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Working prototype generates electricity from moving vehicles

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April 12, 2009

The MotionPower system is designed to trap small amounts of kinetic energy

The MotionPower system is designed to trap small amounts of kinetic energy

April 10, 2009 The United States has about 250 million registered vehicles, which adds up to a lot of pollution and burning of fossil fuels. New Energy Technologies, Inc. prefers to look at it another way, however – they see those 250 million vehicles as a potential energy source and have developed a prototype engineered to harness some of the kinetic energy being generated, and wasted, by moving cars and light vehicles.

The company’s MotionPower system is designed to trap small amounts of kinetic energy drivers generate simply by driving over the energy-capturing device. Having successfully engineered and built the first prototype, New Energy engineers are now working to optimize the efficiency of the MotionPower device ahead of installations at high traffic locations, such as tollbooths, traffic intersections, rest areas, travel plazas, restaurant and bank drive-thrus, border crossings, and neighborhoods with traffic calming zones.

Once installed, engineers anticipate that the devices may be used to augment or replace conventional electricity supplies used to power roadway signs, street and building lights, storage systems for back-up and emergency power, and other electronics, appliances and devices in homes and businesses.

New Energy is a little coy about discussing how the system works or the expected output. The prototype’s modular design, however, means that the MotionPower system can be customized, depending on site conditions, to maximize power output. According to New Energy, the device is easy to install, has been engineered in such a way that it can be easily manufactured and is resistant to damage from vehicles, road debris or weather.

Engineers are also working to ensure that the system can adapt to the unique characteristics of different vehicles to optimize the amount of energy captured and reduce, or avoid, any adverse effects on safety, passenger comfort and stability of cargo.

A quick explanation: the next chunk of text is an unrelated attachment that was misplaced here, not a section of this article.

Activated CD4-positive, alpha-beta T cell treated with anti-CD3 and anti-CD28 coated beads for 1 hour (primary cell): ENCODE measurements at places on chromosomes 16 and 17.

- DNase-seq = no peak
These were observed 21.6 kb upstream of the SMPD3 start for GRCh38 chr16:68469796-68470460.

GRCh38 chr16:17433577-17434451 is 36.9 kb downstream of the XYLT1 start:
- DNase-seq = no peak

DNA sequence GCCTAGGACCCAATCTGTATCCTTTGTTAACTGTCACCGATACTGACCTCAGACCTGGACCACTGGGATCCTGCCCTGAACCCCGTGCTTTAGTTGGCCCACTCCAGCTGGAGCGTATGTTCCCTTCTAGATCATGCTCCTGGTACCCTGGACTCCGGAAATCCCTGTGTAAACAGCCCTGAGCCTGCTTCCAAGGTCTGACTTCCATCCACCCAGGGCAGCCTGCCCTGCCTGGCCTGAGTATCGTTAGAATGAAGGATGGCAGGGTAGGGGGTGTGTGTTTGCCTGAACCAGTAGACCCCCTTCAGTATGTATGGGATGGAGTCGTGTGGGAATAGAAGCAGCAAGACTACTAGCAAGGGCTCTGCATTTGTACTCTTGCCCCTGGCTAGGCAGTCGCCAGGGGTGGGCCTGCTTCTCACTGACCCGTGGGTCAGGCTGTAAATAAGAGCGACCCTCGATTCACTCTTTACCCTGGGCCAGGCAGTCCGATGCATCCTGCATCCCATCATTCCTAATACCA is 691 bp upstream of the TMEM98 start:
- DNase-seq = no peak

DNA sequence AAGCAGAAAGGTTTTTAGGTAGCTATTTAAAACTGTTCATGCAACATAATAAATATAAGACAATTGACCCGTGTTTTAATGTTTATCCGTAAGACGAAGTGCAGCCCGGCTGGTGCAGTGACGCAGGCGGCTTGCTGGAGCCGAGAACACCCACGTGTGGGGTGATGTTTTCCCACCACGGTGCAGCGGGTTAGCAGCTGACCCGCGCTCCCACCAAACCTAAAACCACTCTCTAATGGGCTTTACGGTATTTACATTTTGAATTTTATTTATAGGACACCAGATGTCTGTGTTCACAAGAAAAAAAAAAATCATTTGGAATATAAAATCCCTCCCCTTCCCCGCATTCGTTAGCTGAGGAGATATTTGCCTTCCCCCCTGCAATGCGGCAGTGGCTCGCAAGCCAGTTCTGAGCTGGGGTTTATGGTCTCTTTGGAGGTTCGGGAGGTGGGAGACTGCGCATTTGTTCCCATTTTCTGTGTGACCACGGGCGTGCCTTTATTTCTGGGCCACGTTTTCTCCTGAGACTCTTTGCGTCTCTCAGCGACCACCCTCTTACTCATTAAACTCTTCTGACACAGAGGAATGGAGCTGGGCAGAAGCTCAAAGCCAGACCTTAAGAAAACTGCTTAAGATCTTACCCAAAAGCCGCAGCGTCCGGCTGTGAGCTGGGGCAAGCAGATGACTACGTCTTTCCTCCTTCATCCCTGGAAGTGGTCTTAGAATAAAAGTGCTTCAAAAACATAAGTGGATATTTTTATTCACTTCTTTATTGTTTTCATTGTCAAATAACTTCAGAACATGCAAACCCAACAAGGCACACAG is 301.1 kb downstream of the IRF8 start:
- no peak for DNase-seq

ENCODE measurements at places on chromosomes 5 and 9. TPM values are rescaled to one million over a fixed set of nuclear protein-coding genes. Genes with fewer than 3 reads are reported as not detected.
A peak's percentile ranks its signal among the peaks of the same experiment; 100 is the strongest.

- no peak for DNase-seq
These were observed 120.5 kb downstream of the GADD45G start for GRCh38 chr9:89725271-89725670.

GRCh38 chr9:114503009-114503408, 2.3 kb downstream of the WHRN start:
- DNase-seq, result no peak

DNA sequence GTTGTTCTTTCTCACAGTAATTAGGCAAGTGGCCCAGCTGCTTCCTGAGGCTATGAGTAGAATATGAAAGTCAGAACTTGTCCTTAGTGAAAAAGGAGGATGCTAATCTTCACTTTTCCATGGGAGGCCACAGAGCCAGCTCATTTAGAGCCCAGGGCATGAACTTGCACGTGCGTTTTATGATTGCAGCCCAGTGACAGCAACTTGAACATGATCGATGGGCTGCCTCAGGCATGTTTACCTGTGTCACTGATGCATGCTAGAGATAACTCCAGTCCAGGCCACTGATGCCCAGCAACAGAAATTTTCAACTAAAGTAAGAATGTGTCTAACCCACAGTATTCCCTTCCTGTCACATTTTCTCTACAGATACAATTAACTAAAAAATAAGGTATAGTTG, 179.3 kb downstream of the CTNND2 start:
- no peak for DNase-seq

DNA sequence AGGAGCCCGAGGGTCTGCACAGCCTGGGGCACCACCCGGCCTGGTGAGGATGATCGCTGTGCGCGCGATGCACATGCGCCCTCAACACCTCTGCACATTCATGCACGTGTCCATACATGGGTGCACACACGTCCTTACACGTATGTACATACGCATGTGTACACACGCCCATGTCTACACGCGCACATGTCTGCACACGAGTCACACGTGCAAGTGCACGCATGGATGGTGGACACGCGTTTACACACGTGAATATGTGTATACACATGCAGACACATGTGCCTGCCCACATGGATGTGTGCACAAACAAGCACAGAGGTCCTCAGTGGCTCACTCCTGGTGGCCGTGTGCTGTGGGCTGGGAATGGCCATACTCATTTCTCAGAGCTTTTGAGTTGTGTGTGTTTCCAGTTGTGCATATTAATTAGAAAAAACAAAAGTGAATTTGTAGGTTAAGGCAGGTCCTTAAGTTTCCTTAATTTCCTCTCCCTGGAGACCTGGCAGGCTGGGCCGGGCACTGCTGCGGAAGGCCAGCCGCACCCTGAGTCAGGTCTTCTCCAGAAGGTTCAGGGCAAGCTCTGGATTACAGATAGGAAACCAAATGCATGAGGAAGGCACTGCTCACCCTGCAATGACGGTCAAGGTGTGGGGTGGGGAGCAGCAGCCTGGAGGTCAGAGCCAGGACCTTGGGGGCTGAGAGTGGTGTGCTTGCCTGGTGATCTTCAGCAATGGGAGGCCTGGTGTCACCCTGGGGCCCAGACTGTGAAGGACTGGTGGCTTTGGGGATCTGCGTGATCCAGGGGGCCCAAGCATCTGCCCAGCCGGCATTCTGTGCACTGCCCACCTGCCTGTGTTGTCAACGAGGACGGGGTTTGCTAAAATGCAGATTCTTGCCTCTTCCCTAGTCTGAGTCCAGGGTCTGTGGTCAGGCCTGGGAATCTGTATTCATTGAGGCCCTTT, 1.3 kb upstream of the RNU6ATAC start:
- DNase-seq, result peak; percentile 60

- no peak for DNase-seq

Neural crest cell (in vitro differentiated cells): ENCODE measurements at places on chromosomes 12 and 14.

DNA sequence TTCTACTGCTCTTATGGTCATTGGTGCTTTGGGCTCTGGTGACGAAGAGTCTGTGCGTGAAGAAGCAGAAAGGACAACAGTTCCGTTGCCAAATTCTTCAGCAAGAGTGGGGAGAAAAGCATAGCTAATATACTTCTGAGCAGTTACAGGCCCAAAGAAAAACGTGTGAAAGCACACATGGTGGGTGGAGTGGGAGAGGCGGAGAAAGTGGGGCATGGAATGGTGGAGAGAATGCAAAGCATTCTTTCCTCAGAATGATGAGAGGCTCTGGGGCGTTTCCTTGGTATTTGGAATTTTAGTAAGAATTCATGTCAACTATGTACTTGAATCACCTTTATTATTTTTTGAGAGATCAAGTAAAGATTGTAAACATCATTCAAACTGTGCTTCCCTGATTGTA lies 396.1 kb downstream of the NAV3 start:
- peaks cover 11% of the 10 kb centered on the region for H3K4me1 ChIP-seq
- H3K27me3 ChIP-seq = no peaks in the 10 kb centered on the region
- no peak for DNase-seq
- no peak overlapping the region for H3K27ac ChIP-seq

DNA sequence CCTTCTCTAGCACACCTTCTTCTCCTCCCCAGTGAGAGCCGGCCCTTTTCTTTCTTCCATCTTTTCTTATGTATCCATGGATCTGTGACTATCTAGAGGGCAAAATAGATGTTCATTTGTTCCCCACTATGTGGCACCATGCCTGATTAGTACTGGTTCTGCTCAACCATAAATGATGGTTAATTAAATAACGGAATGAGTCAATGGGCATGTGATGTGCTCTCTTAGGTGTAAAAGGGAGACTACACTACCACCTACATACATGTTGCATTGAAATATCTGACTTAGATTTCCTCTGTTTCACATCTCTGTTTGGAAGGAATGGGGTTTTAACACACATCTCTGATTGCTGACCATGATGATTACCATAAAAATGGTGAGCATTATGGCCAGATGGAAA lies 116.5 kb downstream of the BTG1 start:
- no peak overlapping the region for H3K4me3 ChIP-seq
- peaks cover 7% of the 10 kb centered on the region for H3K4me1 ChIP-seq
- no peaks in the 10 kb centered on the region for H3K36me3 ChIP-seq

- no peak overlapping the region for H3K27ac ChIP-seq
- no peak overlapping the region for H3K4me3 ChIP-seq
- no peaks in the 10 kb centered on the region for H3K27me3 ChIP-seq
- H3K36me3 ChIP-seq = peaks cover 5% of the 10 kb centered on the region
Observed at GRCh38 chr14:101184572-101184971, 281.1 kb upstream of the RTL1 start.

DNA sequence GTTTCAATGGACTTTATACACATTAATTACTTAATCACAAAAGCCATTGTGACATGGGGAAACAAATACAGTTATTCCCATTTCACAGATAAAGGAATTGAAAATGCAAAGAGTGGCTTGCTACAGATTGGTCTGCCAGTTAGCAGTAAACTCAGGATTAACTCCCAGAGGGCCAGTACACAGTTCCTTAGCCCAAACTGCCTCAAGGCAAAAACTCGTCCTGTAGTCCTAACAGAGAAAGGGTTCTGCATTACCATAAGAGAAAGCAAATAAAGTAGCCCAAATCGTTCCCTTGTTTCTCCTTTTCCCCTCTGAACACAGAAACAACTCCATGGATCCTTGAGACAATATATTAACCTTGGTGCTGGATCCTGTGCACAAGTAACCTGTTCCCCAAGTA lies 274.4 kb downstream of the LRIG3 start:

With transportation being one of the "big three" when it comes to greenhouse gas emissions, any system that helps improve energy efficiency and cut emissions is beneficial to the environment. As well, as vehicles generating kinetic energy become greener, so does the MotionPower system. We’ll be watching with interest to see if the technology can make the leap from prototype to real world implementation.

Darren Quick

About the Author
Darren Quick Darren's love of technology started in primary school with a Nintendo Game & Watch Donkey Kong (still functioning) and a Commodore VIC 20 computer (not still functioning). In high school he upgraded to a 286 PC, and he's been following Moore's law ever since. This love of technology continued through a number of university courses and crappy jobs until 2008, when his interests found a home at Gizmag.   All articles by Darren Quick
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2 Comments

Have seen this system several times. Don't believe its free nor green energy. The energy has to come from somewhere. To use the small downward force you would get means your car had to use energy to get to the previous higher point. I would come from the gas tank and my wallet. It would be free to the the places using the energy, but not the drivers.

The only place these would be considered green would be on downhill grades or stopping points where you would want to burn off speed anyway.

ed

foulkn
13th April, 2009 @ 08:20 am PDT

You mean like were they are suggesting they be installed.

Slowburn
13th September, 2011 @ 09:55 am PDT
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